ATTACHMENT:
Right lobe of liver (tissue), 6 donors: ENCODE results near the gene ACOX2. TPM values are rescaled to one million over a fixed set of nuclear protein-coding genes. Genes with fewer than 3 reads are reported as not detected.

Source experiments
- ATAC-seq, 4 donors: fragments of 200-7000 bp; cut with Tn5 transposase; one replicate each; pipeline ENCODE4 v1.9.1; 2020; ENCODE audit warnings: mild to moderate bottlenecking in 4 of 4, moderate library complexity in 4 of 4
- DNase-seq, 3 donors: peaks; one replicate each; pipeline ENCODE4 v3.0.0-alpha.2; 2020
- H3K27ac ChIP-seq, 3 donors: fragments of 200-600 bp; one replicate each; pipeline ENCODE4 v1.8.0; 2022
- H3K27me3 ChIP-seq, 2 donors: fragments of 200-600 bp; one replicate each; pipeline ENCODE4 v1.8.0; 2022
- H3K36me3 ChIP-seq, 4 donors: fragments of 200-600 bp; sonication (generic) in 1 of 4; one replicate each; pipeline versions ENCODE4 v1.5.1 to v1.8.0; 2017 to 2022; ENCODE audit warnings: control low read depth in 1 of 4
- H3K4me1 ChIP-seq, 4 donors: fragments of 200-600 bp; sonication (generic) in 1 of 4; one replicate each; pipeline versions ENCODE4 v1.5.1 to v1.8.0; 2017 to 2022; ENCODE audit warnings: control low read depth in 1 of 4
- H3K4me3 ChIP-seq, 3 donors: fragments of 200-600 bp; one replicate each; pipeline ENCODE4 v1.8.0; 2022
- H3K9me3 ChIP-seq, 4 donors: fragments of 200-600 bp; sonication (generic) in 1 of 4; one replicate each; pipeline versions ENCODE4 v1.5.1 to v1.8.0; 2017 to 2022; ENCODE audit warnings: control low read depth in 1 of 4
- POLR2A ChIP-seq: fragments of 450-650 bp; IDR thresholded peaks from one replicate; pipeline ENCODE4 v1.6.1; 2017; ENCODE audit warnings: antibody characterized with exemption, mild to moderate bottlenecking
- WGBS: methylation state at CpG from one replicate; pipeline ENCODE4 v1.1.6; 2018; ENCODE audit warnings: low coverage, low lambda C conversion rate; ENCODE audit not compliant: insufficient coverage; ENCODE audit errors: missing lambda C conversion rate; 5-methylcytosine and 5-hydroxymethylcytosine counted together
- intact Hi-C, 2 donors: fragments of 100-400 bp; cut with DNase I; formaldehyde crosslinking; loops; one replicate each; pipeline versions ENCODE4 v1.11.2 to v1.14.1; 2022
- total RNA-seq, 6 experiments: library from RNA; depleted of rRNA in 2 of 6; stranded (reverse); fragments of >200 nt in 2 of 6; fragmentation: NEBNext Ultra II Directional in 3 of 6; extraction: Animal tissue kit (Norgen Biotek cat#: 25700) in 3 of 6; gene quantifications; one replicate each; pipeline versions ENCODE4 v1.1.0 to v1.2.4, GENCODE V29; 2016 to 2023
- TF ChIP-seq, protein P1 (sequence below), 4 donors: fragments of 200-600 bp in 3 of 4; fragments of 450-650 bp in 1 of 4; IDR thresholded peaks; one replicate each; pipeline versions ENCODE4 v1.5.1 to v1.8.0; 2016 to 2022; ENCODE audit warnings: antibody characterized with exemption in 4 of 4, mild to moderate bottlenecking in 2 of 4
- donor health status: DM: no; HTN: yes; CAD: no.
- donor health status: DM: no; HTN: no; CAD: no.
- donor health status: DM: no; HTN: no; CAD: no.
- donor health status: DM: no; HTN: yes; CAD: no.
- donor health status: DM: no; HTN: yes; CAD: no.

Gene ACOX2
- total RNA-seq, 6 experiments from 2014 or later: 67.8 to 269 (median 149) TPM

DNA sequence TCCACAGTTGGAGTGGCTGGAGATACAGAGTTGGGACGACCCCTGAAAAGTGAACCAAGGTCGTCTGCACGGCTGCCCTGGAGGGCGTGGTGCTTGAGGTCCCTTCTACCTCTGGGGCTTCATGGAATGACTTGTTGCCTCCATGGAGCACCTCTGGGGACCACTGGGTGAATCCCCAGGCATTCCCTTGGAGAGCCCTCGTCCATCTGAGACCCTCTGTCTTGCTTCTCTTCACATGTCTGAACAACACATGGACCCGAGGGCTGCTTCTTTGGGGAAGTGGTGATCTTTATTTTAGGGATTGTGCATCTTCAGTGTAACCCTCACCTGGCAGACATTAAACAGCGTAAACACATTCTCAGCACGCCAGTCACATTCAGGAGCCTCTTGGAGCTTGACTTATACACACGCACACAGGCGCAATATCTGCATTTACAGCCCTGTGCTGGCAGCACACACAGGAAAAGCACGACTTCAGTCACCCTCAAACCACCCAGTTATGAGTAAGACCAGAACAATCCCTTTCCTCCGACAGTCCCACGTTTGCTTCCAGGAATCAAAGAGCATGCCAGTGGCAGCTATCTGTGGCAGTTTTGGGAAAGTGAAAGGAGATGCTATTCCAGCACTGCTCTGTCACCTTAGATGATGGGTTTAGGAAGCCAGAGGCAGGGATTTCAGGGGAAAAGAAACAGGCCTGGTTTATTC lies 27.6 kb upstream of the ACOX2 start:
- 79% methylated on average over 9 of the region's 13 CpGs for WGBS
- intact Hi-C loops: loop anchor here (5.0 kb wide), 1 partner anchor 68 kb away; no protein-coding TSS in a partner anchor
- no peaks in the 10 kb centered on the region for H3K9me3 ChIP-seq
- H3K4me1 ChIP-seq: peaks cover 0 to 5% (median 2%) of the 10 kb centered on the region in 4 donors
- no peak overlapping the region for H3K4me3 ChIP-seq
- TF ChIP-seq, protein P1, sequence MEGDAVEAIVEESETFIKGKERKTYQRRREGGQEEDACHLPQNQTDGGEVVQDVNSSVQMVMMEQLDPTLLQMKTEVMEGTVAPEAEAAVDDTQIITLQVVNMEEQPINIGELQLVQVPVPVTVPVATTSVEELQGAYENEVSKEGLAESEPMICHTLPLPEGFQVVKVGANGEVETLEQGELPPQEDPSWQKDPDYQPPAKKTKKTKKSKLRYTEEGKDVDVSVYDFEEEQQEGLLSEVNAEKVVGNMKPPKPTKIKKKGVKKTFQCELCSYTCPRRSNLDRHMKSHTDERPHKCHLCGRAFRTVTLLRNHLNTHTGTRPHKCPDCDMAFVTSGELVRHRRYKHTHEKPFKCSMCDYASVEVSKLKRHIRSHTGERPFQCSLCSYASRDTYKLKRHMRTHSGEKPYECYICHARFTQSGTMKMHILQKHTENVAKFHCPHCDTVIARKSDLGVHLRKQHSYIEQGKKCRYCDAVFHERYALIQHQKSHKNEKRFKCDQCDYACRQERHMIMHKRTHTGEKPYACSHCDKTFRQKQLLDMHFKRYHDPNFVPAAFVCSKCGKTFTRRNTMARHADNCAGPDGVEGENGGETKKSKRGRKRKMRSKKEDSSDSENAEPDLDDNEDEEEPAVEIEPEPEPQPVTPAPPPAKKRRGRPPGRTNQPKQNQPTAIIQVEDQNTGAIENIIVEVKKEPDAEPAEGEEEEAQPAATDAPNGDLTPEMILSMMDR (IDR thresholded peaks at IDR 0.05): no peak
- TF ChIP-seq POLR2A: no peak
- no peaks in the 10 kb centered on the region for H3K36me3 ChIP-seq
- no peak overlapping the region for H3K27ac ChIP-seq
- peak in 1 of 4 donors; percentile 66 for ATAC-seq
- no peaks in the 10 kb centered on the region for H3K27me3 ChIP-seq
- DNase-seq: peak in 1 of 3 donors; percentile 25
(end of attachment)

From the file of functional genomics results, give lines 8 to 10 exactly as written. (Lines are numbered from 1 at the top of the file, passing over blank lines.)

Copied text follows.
- H3K4me1 ChIP-seq, 4 donors: fragments of 200-600 bp; sonication (generic) in 1 of 4; one replicate each; pipeline versions ENCODE4 v1.5.1 to v1.8.0; 2017 to 2022; ENCODE audit warnings: control low read depth in 1 of 4
- H3K4me3 ChIP-seq, 3 donors: fragments of 200-600 bp; one replicate each; pipeline ENCODE4 v1.8.0; 2022
- H3K9me3 ChIP-seq, 4 donors: fragments of 200-600 bp; sonication (generic) in 1 of 4; one replicate each; pipeline versions ENCODE4 v1.5.1 to v1.8.0; 2017 to 2022; ENCODE audit warnings: control low read depth in 1 of 4